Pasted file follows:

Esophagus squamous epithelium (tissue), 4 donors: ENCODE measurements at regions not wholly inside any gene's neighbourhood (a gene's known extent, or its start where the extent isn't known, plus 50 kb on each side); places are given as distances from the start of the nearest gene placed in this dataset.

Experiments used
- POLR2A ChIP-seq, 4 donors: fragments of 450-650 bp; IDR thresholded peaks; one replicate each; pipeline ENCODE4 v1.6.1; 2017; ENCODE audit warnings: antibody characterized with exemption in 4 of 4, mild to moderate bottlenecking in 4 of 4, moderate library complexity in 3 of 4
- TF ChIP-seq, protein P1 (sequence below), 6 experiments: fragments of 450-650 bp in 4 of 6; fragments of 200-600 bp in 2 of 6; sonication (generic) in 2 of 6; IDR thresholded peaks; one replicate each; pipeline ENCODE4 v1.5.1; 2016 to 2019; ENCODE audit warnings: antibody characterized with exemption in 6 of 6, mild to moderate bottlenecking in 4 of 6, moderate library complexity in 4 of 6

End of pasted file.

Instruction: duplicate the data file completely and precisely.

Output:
Esophagus squamous epithelium (tissue), 4 donors: ENCODE measurements at regions not wholly inside any gene's neighbourhood (a gene's known extent, or its start where the extent isn't known, plus 50 kb on each side); places are given as distances from the start of the nearest gene placed in this dataset.

Experiments used
- POLR2A ChIP-seq, 4 donors: fragments of 450-650 bp; IDR thresholded peaks; one replicate each; pipeline ENCODE4 v1.6.1; 2017; ENCODE audit warnings: antibody characterized with exemption in 4 of 4, mild to moderate bottlenecking in 4 of 4, moderate library complexity in 3 of 4
- TF ChIP-seq, protein P1 (sequence below), 6 experiments: fragments of 450-650 bp in 4 of 6; fragments of 200-600 bp in 2 of 6; sonication (generic) in 2 of 6; IDR thresholded peaks; one replicate each; pipeline ENCODE4 v1.5.1; 2016 to 2019; ENCODE audit warnings: antibody characterized with exemption in 6 of 6, mild to moderate bottlenecking in 4 of 6, moderate library complexity in 4 of 6